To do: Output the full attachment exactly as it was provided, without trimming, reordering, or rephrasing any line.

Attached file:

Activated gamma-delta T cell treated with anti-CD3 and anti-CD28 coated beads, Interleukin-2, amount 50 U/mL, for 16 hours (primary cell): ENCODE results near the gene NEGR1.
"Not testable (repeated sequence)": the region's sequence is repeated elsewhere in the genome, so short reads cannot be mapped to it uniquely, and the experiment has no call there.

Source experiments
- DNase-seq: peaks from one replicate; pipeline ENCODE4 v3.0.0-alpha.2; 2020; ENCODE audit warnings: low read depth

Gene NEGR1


Activated gamma-delta T cell treated with anti-CD3 and anti-CD28 coated beads, Interleukin-2, amount 50 U/mL, for 16 hours (primary cell): ENCODE results near the gene NEGR1.
"Not testable (repeated sequence)": the region's sequence is repeated elsewhere in the genome, so short reads cannot be mapped to it uniquely, and the experiment has no call there.

Source experiments
- DNase-seq: peaks from one replicate; pipeline ENCODE4 v3.0.0-alpha.2; 2020; ENCODE audit warnings: low read depth

Gene NEGR1